W.C. CLark at the Silver Dollar, May 17. Tickets: $20. Attendance: 50. Rating: NNNN
A fundraiser for the Distress Centre seems like a perfectly worthy benefit, yet the $20 cover attached to the W.C. Clark show may have been overly ambitious at the start of a get-outta-town weekend.The unusually thin Friday-night crowd lining the Silver Dollar bar and empty tables with "reserved" signs for a performance by respected Austin guitar-slinger Clark -- a formative influence on the young Stevie Ray Vaughan -- confirmed as much.
Playing to a less-than-half-filled room didn't appear to bother an old- school showman like Clark, who kept the funky dance grooves rolling hard while looking quizzically at the empty floor space surrounding one enthusiastic patron who kept raising his brew and shouting, "Yeah! Yeah!" after every phrase.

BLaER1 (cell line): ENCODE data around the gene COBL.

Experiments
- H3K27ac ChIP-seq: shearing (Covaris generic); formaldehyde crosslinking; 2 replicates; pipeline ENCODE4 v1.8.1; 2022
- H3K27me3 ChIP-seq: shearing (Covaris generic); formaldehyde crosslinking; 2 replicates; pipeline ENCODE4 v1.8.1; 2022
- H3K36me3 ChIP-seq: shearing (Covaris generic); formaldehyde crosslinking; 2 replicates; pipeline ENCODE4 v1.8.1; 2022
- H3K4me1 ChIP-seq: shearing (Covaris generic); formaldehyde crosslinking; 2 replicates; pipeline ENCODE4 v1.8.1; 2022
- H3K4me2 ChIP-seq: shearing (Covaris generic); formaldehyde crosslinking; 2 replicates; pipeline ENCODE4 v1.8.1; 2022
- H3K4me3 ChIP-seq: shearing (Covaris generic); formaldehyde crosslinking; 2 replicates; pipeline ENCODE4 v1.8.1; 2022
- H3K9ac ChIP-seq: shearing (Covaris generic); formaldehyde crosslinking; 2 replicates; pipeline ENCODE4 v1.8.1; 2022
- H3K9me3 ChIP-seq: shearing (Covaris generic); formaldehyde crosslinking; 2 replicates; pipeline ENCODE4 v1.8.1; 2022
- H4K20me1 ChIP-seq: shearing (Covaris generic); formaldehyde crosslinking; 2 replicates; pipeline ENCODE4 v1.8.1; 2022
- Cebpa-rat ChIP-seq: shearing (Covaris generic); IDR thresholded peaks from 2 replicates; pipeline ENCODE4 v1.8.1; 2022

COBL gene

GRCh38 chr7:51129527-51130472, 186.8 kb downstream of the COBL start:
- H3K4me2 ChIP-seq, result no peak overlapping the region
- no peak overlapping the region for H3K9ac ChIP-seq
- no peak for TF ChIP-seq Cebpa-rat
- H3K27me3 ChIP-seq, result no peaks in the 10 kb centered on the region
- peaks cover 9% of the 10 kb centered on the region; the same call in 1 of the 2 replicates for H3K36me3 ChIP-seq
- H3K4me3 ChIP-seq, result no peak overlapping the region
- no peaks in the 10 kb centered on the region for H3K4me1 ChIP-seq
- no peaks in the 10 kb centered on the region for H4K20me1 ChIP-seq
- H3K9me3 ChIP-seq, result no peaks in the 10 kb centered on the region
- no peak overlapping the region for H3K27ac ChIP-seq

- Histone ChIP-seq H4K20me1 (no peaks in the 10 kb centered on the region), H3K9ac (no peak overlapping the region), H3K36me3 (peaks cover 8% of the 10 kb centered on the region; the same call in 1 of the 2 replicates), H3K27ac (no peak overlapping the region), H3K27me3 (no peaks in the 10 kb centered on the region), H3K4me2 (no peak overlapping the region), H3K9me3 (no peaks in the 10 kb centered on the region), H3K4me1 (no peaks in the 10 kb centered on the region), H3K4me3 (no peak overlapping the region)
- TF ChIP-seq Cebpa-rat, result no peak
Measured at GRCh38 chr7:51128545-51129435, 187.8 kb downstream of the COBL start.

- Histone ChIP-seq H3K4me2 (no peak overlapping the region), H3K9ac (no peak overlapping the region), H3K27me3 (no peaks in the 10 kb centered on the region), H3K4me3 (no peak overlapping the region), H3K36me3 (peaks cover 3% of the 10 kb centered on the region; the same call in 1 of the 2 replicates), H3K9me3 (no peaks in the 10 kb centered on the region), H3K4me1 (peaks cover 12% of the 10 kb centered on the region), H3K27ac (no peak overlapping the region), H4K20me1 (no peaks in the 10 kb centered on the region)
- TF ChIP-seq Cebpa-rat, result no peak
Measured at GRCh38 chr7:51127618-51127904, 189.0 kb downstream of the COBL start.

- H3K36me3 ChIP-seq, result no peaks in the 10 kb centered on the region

He wasn't above playing to the audience. The excited applause that greeted the intro to Stormy Monday Blues let him know that these were people who'd come to hear familiar favourites.
So instead of ramming down the tunes from his great new disc, From Austin With Soul (Alligator), Clark thoughtfully alternated club standards with new material, like his brilliant resurrection of the Jimmy Lewis deep soul obscurity How Long Is A Heartache Supposed To Last? that let him show off his impressive pipes.
Although Clark made his rep with his guitar -- he's got an engagingly breezy style that synthesizes the best of George Benson and Freddie King -- his voice is his real strength.
The early gospel training is evident each time he lets out a high melismatic flourish reminiscent of Ted Taylor. Clark's recordings have only just begun to show off the breadth of his talent.TIM PERLICH